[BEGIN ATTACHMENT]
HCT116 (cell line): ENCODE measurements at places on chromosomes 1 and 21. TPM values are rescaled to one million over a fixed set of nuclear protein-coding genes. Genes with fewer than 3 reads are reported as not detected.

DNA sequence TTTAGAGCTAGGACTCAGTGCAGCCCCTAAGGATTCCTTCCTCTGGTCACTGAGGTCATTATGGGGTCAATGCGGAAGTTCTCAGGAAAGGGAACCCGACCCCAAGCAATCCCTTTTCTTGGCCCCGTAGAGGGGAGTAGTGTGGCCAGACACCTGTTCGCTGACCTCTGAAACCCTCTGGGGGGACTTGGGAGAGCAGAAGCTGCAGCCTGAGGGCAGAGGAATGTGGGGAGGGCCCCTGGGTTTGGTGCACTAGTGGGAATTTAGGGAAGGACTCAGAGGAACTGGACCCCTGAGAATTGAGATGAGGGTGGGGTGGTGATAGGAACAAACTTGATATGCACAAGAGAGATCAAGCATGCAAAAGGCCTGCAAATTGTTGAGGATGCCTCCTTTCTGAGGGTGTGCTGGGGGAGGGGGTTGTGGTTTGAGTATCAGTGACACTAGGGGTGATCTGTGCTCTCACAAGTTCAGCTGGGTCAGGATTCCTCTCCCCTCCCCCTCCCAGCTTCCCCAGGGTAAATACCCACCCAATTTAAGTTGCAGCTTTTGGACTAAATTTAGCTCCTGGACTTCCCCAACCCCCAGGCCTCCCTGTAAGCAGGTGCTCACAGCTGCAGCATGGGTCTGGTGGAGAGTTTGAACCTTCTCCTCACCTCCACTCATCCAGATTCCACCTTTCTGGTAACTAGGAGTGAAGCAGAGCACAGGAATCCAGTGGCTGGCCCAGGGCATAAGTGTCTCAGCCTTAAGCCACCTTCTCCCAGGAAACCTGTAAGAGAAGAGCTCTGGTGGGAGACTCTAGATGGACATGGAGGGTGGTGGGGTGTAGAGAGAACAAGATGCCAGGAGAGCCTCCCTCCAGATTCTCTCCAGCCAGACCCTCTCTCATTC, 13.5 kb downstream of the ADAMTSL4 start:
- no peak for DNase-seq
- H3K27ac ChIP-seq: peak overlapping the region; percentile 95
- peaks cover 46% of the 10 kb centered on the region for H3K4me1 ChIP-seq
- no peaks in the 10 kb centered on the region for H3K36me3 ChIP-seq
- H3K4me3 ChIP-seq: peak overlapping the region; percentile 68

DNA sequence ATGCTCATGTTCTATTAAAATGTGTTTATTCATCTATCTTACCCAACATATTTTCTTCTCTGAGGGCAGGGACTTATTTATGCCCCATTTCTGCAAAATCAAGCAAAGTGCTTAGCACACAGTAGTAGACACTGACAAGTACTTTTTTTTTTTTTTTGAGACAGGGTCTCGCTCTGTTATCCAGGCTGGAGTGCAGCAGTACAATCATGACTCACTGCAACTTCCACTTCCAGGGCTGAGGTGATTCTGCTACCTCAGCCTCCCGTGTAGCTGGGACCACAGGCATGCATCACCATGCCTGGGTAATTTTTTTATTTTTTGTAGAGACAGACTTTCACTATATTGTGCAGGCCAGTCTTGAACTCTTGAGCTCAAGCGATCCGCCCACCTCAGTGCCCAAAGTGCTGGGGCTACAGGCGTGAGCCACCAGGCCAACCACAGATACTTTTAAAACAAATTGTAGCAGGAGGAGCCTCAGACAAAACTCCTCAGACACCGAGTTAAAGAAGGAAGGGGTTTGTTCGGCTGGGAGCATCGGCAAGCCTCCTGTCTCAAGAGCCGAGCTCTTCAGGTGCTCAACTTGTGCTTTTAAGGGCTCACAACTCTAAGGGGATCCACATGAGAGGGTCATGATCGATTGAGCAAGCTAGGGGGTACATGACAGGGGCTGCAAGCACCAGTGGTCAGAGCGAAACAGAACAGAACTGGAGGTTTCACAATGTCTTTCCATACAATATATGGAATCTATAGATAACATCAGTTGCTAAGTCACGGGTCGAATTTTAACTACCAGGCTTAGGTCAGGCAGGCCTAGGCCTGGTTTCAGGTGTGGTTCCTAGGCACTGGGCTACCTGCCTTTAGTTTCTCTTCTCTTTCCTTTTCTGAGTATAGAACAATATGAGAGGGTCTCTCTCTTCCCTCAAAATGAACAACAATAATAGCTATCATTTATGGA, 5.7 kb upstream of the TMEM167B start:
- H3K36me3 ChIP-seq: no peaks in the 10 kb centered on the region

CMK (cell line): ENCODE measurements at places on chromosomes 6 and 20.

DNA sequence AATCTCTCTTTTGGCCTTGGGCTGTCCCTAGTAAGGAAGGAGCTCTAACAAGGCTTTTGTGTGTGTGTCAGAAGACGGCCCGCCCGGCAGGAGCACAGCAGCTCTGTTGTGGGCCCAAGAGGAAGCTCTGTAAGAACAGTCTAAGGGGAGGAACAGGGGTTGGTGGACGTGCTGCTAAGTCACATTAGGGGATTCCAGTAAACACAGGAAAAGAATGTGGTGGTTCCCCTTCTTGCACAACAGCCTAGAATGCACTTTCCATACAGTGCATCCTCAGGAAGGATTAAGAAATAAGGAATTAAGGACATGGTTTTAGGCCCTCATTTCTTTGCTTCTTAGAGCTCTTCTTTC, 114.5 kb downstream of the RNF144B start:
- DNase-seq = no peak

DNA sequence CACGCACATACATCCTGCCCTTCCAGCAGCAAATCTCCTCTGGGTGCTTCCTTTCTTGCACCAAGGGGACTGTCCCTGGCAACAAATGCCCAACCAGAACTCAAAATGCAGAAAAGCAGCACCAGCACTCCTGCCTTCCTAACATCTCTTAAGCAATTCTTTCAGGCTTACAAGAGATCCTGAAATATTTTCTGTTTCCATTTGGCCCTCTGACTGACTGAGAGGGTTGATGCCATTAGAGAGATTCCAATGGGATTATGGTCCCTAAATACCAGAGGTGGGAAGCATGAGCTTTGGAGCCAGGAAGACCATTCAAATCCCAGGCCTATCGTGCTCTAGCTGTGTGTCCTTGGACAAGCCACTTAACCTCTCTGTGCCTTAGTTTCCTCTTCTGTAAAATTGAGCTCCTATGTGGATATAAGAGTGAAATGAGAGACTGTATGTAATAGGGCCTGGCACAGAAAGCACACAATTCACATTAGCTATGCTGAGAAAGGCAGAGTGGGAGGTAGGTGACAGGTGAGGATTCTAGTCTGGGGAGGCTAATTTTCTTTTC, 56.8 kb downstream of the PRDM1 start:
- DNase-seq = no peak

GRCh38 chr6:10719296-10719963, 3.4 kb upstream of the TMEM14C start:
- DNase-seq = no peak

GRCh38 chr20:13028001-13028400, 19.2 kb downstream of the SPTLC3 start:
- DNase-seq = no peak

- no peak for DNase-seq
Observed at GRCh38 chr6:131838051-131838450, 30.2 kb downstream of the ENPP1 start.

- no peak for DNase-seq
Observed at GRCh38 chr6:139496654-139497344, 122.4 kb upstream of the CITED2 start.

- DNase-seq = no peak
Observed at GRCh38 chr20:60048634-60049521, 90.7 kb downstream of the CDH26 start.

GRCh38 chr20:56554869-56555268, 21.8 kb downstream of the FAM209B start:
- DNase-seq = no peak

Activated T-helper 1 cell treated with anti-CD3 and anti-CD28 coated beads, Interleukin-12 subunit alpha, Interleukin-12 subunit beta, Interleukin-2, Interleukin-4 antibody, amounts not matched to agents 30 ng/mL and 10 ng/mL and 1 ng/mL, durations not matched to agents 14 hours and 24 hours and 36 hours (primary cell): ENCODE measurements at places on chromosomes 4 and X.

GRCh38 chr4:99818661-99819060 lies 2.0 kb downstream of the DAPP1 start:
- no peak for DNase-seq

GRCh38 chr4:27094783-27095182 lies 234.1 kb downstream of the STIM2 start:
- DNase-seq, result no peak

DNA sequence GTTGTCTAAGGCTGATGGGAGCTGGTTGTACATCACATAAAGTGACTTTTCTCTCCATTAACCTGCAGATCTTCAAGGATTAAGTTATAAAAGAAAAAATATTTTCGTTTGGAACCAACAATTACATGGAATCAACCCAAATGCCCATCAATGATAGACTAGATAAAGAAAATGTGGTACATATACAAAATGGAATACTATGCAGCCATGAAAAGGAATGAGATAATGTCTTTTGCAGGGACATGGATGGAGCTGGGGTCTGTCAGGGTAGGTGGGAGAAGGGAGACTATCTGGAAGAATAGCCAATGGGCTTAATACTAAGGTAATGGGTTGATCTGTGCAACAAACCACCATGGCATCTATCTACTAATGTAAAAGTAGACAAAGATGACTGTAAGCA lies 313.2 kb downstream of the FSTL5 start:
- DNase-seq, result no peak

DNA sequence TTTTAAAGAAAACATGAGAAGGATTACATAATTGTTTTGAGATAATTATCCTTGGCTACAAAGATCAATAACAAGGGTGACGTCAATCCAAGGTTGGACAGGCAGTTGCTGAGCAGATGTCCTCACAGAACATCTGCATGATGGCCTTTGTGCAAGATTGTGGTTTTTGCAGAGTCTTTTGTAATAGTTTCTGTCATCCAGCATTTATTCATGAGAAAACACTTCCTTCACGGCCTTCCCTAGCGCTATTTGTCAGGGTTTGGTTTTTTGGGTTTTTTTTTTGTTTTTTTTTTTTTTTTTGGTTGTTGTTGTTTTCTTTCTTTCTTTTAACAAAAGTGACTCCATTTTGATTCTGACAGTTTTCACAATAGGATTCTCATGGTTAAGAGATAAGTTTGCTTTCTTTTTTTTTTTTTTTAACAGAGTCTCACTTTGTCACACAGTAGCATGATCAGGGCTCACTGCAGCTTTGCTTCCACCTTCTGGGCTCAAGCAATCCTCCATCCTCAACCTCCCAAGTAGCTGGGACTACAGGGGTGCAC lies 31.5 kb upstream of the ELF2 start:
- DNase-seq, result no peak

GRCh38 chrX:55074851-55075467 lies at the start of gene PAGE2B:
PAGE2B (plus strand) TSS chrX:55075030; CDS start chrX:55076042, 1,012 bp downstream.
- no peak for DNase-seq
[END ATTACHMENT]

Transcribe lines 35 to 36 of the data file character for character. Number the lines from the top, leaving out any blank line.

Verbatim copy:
- DNase-seq, result no peak

GRCh38 chrX:55074851-55075467 lies at the start of gene PAGE2B: